In Gamer’s Anonymous, Mike provides news and opinions on everything related to video games and the virtual world we all live in.
Back in 2010, Roger Ebert wrote a heavily criticized piece in which he argued not only that video games are not art, but that they could “never be art.” While a game must have a set of rules, points and outcomes, true art such as cinema, painting or music has none of those obligations.
The Smithsonian American Art Museum would completely disagree with Ebert’s notion, as evident by a new exhibit called “The Art of Video Games.” This exhibit had its touring debut at the Boca Raton Museum of Art and will be touring throughout the country.
Upon entering the exhibit, the viewer arrives at a vibrant screen, fluttering images of different games throughout history. Even the first video game system, Atari VCS, is on display.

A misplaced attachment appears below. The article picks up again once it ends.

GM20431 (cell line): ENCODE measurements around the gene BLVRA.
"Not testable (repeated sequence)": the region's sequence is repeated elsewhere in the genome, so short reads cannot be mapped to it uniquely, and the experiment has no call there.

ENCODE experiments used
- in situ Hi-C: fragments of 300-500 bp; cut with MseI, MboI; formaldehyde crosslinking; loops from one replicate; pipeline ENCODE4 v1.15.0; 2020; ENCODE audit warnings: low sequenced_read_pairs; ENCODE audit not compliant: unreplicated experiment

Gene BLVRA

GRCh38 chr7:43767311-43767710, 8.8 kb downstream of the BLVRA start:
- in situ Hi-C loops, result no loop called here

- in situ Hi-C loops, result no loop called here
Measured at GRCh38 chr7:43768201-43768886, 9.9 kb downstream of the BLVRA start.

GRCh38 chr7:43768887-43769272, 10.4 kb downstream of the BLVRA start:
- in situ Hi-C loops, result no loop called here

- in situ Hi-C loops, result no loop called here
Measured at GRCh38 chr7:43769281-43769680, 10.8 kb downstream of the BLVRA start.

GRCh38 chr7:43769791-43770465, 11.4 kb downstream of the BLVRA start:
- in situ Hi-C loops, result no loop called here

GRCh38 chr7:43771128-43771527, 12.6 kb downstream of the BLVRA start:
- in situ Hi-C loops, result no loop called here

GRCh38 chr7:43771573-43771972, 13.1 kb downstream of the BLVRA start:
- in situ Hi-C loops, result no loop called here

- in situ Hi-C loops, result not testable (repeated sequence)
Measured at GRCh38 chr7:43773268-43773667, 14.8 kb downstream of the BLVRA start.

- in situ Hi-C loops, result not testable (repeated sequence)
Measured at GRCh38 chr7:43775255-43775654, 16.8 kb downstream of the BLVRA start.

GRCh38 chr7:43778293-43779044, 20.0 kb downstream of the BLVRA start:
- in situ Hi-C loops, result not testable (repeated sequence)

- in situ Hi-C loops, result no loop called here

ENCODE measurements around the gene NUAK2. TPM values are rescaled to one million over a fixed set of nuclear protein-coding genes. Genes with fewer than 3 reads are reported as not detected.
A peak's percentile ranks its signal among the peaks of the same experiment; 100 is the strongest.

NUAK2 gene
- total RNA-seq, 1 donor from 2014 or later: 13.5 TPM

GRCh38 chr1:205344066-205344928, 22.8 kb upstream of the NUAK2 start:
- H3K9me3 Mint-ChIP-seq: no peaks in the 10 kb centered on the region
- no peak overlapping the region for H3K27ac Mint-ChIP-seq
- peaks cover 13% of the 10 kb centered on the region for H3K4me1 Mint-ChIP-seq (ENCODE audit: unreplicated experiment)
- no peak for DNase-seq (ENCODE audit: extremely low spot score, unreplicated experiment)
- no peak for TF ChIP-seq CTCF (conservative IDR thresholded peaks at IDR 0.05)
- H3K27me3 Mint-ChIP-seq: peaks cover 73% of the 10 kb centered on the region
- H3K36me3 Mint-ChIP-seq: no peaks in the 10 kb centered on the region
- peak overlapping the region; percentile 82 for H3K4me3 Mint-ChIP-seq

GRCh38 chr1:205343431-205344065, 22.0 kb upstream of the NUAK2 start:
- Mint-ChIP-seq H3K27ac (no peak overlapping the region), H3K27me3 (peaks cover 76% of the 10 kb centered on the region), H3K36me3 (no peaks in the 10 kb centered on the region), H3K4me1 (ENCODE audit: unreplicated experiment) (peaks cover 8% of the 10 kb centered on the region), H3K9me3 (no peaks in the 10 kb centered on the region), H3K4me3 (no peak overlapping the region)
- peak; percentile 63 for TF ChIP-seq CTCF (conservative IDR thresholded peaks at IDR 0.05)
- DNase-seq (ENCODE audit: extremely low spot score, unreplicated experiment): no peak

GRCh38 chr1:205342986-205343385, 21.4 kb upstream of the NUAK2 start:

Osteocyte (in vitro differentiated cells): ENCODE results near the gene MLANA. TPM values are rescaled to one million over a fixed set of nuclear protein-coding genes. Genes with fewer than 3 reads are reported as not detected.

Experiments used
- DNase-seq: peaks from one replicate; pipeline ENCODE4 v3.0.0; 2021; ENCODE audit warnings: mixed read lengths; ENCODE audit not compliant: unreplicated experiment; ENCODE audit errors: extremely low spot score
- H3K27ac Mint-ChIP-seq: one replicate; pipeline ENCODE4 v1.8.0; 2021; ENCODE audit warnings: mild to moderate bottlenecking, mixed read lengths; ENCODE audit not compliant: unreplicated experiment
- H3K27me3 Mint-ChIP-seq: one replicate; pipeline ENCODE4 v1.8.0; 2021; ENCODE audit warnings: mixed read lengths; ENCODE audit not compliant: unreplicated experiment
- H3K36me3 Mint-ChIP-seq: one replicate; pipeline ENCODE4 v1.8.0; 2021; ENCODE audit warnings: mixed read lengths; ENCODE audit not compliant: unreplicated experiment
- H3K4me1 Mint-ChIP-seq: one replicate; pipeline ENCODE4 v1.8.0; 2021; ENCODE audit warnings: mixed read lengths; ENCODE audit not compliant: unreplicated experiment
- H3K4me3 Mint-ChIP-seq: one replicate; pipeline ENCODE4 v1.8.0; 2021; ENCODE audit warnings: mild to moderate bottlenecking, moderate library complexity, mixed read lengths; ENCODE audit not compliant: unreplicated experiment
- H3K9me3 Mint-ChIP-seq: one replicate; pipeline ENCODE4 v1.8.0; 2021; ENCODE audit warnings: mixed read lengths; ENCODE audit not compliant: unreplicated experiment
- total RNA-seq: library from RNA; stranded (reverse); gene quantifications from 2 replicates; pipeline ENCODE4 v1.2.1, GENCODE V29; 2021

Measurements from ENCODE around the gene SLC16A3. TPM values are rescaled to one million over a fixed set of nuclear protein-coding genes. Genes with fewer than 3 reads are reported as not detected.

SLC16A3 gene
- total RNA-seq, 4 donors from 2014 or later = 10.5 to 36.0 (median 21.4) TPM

Over 80 games are featured throughout the exhibit, each one improving on the one before it. The colors, the characters, and the stories in these games transform into richly developed works of art that rival books and film.
One section of the exhibit contains playable video games, ranging from Super Mario Bros for Nintendo to Myst for the PC, as well as Secret of Monkey Island, Pac Man, and Flower. These games are meant to demonstrate the evolution of games throughout time. Beside the screens are giant monitors showing people’s faces as they play, including the dumbfounded faces of gamers entranced by their favorite game.
Curator Chris Melissinos says that he wants people to “understand that video games are more than what they thought they were when they came in” and I believe he achieves this.